The part of the Einstein equations of general relativity referred to vacuum energy, introduce a repulsive term in gravity. This means that as the space become bigger and bigger, vacuum part become ...
2
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2answers
388 views

How cold should it be outside for a hot coffee mug to break?

So I like to go outside for a morning coffee with a cigarette. In winter here it's usually between -5C to -25C, and sometimes it gets down to -30C and colder. Assuming that my coffee is about 75-80C, ...
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2answers
501 views

Why doesn't a neon sign seem that hot?

I heard that neon signs contain plasma, why aren't they hot? is it because the electrons and ions do not hit the lamp's wall? Is it because it is non thermal plasma and electrons and ions are not in ...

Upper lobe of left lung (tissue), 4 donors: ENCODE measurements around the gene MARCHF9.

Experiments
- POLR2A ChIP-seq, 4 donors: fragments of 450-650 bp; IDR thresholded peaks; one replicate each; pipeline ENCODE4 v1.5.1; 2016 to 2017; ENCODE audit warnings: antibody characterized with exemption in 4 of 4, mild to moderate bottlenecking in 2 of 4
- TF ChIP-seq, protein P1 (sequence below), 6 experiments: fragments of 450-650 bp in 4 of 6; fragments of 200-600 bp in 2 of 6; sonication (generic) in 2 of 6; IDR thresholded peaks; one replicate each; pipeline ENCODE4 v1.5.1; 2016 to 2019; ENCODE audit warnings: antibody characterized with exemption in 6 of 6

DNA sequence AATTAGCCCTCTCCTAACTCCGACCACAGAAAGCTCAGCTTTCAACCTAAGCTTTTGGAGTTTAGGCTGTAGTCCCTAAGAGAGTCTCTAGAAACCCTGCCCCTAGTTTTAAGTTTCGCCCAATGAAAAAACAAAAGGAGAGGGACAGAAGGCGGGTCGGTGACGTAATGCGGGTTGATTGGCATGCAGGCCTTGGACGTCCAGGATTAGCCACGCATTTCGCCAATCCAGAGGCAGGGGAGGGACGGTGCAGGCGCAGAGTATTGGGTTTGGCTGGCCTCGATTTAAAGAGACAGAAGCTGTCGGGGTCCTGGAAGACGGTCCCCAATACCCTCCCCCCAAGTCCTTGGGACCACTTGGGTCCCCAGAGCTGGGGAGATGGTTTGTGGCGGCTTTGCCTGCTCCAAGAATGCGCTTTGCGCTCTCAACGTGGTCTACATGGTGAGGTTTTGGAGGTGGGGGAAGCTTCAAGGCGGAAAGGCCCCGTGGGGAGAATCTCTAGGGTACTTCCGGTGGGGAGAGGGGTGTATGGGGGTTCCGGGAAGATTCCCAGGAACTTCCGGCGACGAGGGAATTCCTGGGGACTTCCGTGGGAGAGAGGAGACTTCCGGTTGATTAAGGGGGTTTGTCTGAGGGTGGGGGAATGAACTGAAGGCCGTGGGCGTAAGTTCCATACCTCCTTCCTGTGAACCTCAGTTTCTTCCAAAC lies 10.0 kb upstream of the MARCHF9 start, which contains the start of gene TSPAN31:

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1answer
140 views

What's the lower limit for energy usage to desalinate water?

Consider a desalination process where you enter sea water and receive fresh water and brine (or maybe pure salt). How do I compute the least amount of energy per mass? I think this has something to ...
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1answer
1k views

What is non-thermal plasma?

I read about non-thermal plasma, but I still have some questions: The ions and neutral particles are not in thermal equilibrium with the electron, does that mean that the overall temperature is low ...
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4answers
423 views

What is temperature?

Recently I read an interesting article about negative temperature. I was puzzled because I thought before that temperature has definite meaning in thermodynamics: it tells about how fast atoms jiggle. ...
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4answers
10k views

After what speed air friction starts to heat up an object?

I understand that air friction cools off an object at low speeds. For example, if you blow on a spoon of hot soup, it cools off. Or if you swing a hot frying pan in the air, it cools off faster. But ...
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4answers
4k views

Why does pizza cheese seem hotter than the crust?